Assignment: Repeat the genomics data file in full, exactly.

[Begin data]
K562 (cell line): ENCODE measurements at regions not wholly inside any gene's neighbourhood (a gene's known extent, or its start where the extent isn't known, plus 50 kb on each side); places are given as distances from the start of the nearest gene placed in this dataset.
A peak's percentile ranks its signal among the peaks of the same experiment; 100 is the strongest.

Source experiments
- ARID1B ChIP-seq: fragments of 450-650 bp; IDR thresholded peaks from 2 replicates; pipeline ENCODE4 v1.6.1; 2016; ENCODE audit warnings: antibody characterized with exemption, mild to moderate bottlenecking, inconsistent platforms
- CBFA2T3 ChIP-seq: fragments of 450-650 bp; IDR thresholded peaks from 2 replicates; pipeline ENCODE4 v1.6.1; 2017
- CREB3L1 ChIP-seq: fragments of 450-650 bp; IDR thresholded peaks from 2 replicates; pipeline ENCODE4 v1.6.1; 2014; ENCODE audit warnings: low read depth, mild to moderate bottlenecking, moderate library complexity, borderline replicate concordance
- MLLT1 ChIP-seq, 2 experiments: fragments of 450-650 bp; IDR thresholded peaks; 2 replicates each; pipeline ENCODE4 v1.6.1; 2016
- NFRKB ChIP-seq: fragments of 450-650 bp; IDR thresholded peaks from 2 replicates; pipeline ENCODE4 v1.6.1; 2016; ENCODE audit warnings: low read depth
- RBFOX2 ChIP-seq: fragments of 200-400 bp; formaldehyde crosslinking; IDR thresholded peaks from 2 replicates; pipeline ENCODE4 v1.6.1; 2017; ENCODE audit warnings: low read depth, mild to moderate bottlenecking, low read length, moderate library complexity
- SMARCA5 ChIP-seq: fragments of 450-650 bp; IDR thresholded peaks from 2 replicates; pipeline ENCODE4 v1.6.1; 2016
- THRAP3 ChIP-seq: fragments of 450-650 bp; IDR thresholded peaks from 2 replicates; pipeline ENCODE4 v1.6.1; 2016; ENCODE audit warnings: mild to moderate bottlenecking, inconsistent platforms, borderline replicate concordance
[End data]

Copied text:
K562 (cell line): ENCODE measurements at regions not wholly inside any gene's neighbourhood (a gene's known extent, or its start where the extent isn't known, plus 50 kb on each side); places are given as distances from the start of the nearest gene placed in this dataset.
A peak's percentile ranks its signal among the peaks of the same experiment; 100 is the strongest.

Source experiments
- ARID1B ChIP-seq: fragments of 450-650 bp; IDR thresholded peaks from 2 replicates; pipeline ENCODE4 v1.6.1; 2016; ENCODE audit warnings: antibody characterized with exemption, mild to moderate bottlenecking, inconsistent platforms
- CBFA2T3 ChIP-seq: fragments of 450-650 bp; IDR thresholded peaks from 2 replicates; pipeline ENCODE4 v1.6.1; 2017
- CREB3L1 ChIP-seq: fragments of 450-650 bp; IDR thresholded peaks from 2 replicates; pipeline ENCODE4 v1.6.1; 2014; ENCODE audit warnings: low read depth, mild to moderate bottlenecking, moderate library complexity, borderline replicate concordance
- MLLT1 ChIP-seq, 2 experiments: fragments of 450-650 bp; IDR thresholded peaks; 2 replicates each; pipeline ENCODE4 v1.6.1; 2016
- NFRKB ChIP-seq: fragments of 450-650 bp; IDR thresholded peaks from 2 replicates; pipeline ENCODE4 v1.6.1; 2016; ENCODE audit warnings: low read depth
- RBFOX2 ChIP-seq: fragments of 200-400 bp; formaldehyde crosslinking; IDR thresholded peaks from 2 replicates; pipeline ENCODE4 v1.6.1; 2017; ENCODE audit warnings: low read depth, mild to moderate bottlenecking, low read length, moderate library complexity
- SMARCA5 ChIP-seq: fragments of 450-650 bp; IDR thresholded peaks from 2 replicates; pipeline ENCODE4 v1.6.1; 2016
- THRAP3 ChIP-seq: fragments of 450-650 bp; IDR thresholded peaks from 2 replicates; pipeline ENCODE4 v1.6.1; 2016; ENCODE audit warnings: mild to moderate bottlenecking, inconsistent platforms, borderline replicate concordance